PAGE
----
My version is the one that Jim Dixon gives. It gives many of his songs, some in partnership with Jaque Brel. I sing many of his songs, a particular favourite being "Jean" which he wrote for the sound track of Pride of Miss Jean Brodie.

He was never so often played or known of in Uk and I am the only
folk singer I know of who tried to bring his name to many more people but without much success to my knowledge.

If anyone would like details of many of his other songs I would be happy to oblige.


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Subject: RE: Lyr Req: Two-Ten, Six-Eighteen (Rod McKuen)
From: GUEST,Wayne, near Baltimore
Date: 29 Mar 10 - 04:24 PM

Hank Williams, Jr. also sung this song. I heard it on a jukebox once, back in the '60's.


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Subject: RE: Lyr Req: Two-Ten, Six-Eighteen (Rod McKuen)
From: Charley Noble
Date: 29 Mar 10 - 09:26 PM

Jim-

The version I know was from Cisco Houston and was titled "Danville Girl." No doubt I've folk-processed the schedule.

I never could catch that train to Morrow!

Charley Noble


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Subject: RE: Lyr Req: Two-Ten, Six-Eighteen (Rod McKuen)
From: GUEST
Date: 30 Sep 10 - 07:11 PM

You can't go far away
On only a Soldier's pay
Doesn't…..
Used to be when I could see
Everybody wanted me
Now no-one cares to see a blind man catch a train

Regards,
Frank


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Subject: RE: Lyr Req: Two-Ten, Six-Eighteen (Rod McKuen)
From: GUEST
Date: 02 Aug 11 - 06:13 PM

http://www.youtube.com/watch?v=bfKJOesKuiw Go to youtube and type in rod McKuen Doesn't Anybody Know My Name and it will come up. Below are the real and full lyrics as written and sung by Rod McKuen.

Doesn't Anybody Know My Name    ..... Rod McKuen

I've been away so long.
Fought a war that's come and gone.
Doesn't anybody know my name?
My sister's up and wed.
My Momma's took to her bed.
Now my old dog, Red's gone maim.

Please tell me if you can.
What time do the trains roll in?
Two-ten. Six-Eighteen. Ten-forty-four.

The hedge is turning brown.
The house is falling down.
Doesn't anybody know my name?
The girl, I left behind.
She's run off to Caroline.
I don't have to read a sign...
to know things aint the same.

Please tell me if you can.
What time do the trains roll in?
Two-ten. Six-Eighteen. Ten-forty-four.

You can't go far away.
On just a soldier's pay.
Doesn't anybody know my name?
Used to be when I could see
everybody wanted me.
Now nobody comes to see
a blind man catch the train.

Please tell me if you can.
What time do the trains roll in?
Two-ten. Six-Eighteen. Ten-forty-four.


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Subject: Lyr Add: DOESN'T ANYBODY KNOW MY NAME (Rod McKuen)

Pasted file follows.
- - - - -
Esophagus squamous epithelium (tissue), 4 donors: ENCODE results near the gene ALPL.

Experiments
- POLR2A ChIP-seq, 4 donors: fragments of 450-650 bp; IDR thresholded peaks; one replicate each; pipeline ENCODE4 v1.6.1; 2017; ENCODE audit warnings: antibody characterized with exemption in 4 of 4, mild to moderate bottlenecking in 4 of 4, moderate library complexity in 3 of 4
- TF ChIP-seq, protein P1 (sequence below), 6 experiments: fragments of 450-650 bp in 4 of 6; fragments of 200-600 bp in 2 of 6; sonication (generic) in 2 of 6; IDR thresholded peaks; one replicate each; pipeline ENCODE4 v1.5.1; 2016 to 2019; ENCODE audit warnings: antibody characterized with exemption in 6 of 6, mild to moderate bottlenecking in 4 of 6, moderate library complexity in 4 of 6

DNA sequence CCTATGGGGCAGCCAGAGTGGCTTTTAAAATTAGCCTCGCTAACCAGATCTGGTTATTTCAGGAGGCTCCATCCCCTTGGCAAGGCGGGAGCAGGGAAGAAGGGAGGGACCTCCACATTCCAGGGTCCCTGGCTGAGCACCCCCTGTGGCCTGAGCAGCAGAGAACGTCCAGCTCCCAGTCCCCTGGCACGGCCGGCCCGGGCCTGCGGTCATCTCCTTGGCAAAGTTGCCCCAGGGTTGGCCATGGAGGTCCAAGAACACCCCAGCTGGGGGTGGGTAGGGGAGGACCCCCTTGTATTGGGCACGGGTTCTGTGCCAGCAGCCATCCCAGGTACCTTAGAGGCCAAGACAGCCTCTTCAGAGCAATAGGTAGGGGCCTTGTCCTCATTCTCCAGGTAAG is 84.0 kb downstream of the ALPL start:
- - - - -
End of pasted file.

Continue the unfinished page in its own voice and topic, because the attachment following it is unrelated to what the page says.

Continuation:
From: GUEST
Date: 02 Aug 11 - 06:38 PM

This is Rod McKuen's own words. If you go to youtube and do a search the song will come up under Rod's name.


DOESN'T ANYBODY KNOW MY NAME
Rod McKuen

I've been away so long.
Fought a war that's come and gone.
Doesn't anybody know my name?
My sister's up and wed.
My Momma's took to her bed.
Now my old dog, Red's gone lame.

Please tell me if you can.
What time do the trains roll in?
Two-ten. Six-Eighteen. Ten-forty-four.

The hedge is turning brown.
The house is falling down.
Doesn't anybody know my name?
The girl, I left behind.
She's run off to Caroline.
I don't have to read a sign...
to know things aint the same.

Please tell me if you can.
What time do the trains roll in?
Two-ten. Six-Eighteen. Ten-forty-four.

You can't go far away.
On just a soldier's pay.
Doesn't anybody know my name?
Used to be when I could see
everybody wanted me.
Now nobody comes to see
a blind man catch the train.

Please tell me if you can.
What time do the trains roll in?
Two-ten. Six-Eighteen. Ten-forty-four.


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Subject: RE: Lyr Req: Doesn't Anybody Know My Name (Rod McKuen)
From: GUEST
Date: 23 Jan 14 - 09:24 AM

Waylon Jennings does a great version.
My question is, "Which war is the singer returning from?"


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Subject: RE: Lyr Req: Doesn't Anybody Know My Name (Rod McKuen)
From: GUEST
Date: 04 Jul 14 - 08:44 AM

The question of which war the song comes from is a good one. The song was adapted by the Kinston Trio for the album "Sunny Side" released in 1963 so the Vietnam war might have "come", but certainly hadn't "gone".

McKuen would have been in his early teens post WWII and thus aware of the soldiers returning. His bio on the Poetry Foundation web site states that he served in Korea, so there might be some influence of his own return. The Korean war may also suggest the tone where the people are busy with their own lives, not concerned with a soldier, blind or not.

If I may add to the puzzle, the train station may have been in Europe. Mckuen spent much of the 60's living in France. The song is not credited as a translation of Jacques Brel's work, but could have been influenced by him.

To me, the song catches the essence of a warrior returning to a different world. It does not matter if they return by train, or by sailing ship, or by airplane, or by bus, or on crutches. It could be any war, or any country. Even if the initial welcome is warm, the world goes on and some feel left out